DELAWARE: The legislature convened its 2013 session last week with pharmacy legislation concerning specialty drug tiers and biosimilars expected to emerge as health care issues. On ACA- related matters, the Department of Insurance (DOI) recently released a bulletin asking health plans to submit a letter of intent to the DOI if they plan to offer products on the state’s partnership exchange. The bulletin also provides background information on Delaware’s qualified health plan (QHP) standards, including benefit design, accreditation requirements, network adequacy standards, rating and service areas, quality standards, and marketing rules.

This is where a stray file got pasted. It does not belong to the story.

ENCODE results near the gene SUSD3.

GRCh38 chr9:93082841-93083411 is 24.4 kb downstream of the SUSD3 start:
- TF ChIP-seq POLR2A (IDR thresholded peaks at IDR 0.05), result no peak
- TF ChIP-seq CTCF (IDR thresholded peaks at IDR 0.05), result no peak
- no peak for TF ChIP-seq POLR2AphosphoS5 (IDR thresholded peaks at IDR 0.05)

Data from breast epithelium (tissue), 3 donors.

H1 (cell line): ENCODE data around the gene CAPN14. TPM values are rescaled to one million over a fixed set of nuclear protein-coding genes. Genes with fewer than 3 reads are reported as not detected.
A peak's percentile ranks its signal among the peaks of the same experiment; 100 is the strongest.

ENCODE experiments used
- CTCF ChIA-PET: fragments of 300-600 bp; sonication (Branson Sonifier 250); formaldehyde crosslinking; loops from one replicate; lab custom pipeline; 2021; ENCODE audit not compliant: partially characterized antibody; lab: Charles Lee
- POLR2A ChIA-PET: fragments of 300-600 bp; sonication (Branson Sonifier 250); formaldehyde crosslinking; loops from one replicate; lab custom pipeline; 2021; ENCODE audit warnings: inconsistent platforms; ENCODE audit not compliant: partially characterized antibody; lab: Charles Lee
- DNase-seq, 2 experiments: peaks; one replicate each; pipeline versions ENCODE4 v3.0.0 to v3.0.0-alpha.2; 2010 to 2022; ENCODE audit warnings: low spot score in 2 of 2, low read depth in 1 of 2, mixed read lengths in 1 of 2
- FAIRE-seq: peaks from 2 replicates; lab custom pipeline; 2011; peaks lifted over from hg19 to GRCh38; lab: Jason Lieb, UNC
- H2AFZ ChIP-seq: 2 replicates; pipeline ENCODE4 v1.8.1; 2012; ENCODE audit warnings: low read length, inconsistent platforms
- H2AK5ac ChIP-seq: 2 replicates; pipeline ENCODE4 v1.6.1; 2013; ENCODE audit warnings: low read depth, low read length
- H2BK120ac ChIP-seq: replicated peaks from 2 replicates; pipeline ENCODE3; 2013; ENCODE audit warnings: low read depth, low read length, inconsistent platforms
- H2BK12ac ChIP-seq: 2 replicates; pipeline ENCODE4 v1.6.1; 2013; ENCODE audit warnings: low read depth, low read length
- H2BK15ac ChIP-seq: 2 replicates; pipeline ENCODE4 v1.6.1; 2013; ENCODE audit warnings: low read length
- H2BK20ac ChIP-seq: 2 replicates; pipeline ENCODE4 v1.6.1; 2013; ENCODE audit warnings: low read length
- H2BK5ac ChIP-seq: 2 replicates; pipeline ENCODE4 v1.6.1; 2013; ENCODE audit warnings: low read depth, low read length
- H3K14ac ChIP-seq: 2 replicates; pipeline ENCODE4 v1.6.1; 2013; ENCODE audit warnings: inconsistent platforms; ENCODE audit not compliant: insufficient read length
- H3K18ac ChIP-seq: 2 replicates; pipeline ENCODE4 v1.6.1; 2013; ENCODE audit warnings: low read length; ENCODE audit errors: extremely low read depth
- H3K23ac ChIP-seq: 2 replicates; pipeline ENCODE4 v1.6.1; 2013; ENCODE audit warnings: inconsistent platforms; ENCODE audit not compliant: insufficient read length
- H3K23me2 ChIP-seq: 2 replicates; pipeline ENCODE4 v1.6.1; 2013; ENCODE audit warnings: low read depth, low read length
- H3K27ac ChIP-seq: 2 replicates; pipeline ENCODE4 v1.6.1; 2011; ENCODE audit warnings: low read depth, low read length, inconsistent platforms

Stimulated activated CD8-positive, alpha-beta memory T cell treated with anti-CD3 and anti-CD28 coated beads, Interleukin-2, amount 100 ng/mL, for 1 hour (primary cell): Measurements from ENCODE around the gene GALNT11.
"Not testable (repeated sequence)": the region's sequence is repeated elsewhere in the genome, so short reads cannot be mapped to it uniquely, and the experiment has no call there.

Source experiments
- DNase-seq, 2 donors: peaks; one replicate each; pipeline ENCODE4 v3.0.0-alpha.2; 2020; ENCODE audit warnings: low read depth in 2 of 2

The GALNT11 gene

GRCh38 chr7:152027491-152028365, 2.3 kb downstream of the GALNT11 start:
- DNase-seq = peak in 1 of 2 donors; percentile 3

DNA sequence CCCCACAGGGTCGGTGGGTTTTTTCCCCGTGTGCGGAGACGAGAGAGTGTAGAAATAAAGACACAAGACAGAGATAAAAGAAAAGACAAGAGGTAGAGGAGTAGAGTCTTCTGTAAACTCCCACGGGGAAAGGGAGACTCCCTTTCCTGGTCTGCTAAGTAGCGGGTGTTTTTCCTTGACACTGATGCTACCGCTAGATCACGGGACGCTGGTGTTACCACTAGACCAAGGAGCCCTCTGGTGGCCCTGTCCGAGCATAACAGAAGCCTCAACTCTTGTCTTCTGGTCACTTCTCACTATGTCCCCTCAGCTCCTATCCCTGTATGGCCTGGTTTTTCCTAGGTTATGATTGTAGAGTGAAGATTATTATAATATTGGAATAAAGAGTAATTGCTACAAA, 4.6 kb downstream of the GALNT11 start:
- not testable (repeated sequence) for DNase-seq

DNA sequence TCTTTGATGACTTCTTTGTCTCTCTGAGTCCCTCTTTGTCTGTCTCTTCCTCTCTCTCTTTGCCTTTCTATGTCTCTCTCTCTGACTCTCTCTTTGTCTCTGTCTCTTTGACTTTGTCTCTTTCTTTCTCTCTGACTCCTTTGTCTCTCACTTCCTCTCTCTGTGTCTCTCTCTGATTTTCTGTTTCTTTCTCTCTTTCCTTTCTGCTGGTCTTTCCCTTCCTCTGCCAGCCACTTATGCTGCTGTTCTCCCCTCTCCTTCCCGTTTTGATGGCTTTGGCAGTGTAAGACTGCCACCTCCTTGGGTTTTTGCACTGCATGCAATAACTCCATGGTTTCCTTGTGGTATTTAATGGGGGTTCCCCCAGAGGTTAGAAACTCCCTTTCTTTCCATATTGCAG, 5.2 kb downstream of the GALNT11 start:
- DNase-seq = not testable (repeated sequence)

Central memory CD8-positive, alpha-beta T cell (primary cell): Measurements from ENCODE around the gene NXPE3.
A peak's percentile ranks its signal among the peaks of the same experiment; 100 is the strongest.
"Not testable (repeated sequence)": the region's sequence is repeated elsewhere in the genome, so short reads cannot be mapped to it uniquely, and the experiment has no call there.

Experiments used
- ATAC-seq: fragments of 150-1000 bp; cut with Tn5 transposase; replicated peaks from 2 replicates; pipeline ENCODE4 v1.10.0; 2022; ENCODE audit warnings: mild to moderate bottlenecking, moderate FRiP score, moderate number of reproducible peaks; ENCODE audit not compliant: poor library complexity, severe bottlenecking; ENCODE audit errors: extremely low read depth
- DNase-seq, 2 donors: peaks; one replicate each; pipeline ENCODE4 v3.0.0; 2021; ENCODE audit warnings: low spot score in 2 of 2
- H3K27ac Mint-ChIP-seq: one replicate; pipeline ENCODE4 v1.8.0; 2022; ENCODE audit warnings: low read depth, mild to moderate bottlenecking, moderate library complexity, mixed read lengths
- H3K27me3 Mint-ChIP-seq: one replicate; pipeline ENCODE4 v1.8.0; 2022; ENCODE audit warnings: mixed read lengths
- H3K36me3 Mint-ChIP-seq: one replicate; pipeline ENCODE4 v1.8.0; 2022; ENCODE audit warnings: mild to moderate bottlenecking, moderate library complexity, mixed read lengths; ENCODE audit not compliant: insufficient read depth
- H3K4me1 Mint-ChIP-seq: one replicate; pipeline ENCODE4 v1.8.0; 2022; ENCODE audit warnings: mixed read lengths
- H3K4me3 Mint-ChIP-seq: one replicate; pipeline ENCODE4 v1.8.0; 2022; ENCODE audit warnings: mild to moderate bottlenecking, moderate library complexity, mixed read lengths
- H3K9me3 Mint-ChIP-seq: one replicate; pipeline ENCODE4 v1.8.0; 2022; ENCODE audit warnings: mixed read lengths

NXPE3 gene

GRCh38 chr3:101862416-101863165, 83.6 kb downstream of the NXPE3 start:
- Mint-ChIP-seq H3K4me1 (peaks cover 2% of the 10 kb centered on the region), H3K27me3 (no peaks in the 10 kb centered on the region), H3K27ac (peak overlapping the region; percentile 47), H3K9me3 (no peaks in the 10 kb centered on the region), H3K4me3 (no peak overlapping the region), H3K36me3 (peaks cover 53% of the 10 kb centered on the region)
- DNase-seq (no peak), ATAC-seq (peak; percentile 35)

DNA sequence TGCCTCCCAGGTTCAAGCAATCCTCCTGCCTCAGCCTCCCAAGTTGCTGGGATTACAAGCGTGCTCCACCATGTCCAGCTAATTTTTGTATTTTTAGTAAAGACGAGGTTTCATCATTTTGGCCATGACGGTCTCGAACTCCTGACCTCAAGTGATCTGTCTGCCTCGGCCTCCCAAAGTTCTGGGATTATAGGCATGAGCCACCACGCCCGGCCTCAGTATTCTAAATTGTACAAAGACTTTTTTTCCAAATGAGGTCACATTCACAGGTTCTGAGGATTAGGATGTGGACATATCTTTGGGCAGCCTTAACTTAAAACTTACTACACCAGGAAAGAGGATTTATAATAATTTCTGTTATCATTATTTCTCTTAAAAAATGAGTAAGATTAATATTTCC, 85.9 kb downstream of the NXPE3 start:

FLORIDA: Gov. Rick Scott met with HHS Secretary Kathleen Sebelius early last week about implementing the ACA but afterward said that he still is not ready to decide whether the state should set up an exchange or expand Medicaid under the health care law. Scott said he is still worried about the cost of expanding Medicaid, claiming that it would cost his state $26 billion to broaden the program’s coverage to low-income residents. Sebelius reportedly made the case to Scott that a partnership exchange, in which the state would handle some functions and the feds would take care of the rest, would be a good choice for Florida, which has one of the biggest uninsured populations in the nation.